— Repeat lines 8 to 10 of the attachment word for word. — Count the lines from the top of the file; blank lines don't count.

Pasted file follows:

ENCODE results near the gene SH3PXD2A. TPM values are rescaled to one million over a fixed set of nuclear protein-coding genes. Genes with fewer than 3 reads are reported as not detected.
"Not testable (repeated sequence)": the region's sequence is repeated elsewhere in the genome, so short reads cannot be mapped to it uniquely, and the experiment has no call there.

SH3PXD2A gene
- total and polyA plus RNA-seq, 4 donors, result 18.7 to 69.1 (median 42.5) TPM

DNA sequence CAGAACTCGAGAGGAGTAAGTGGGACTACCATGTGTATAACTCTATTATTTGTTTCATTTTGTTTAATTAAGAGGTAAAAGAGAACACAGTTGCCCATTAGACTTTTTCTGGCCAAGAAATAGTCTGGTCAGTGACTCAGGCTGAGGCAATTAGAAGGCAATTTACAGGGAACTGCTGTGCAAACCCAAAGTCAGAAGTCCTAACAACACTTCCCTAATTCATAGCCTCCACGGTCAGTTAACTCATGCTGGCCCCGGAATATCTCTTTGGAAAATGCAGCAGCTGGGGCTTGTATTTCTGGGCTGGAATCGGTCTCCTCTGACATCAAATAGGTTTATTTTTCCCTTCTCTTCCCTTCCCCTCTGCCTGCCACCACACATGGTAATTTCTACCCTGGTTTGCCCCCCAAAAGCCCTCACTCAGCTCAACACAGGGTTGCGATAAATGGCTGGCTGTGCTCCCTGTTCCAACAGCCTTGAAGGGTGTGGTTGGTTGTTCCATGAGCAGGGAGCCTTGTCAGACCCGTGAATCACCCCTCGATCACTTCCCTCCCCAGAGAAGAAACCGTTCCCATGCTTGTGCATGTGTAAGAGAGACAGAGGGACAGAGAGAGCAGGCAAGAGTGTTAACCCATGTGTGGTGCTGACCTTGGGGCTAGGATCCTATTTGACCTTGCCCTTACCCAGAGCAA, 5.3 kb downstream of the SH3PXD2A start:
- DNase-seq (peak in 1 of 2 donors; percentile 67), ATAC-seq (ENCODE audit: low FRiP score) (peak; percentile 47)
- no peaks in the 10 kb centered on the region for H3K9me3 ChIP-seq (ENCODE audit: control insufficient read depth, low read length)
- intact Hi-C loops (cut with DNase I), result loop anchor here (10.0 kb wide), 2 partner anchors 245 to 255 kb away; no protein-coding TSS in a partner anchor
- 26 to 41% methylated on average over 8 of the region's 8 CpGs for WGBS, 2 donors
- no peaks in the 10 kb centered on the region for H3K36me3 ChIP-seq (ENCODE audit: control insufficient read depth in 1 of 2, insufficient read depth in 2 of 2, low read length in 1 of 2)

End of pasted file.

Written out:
- intact Hi-C loops (cut with DNase I), result loop anchor here (10.0 kb wide), 2 partner anchors 245 to 255 kb away; no protein-coding TSS in a partner anchor
- 26 to 41% methylated on average over 8 of the region's 8 CpGs for WGBS, 2 donors
- no peaks in the 10 kb centered on the region for H3K36me3 ChIP-seq (ENCODE audit: control insufficient read depth in 1 of 2, insufficient read depth in 2 of 2, low read length in 1 of 2)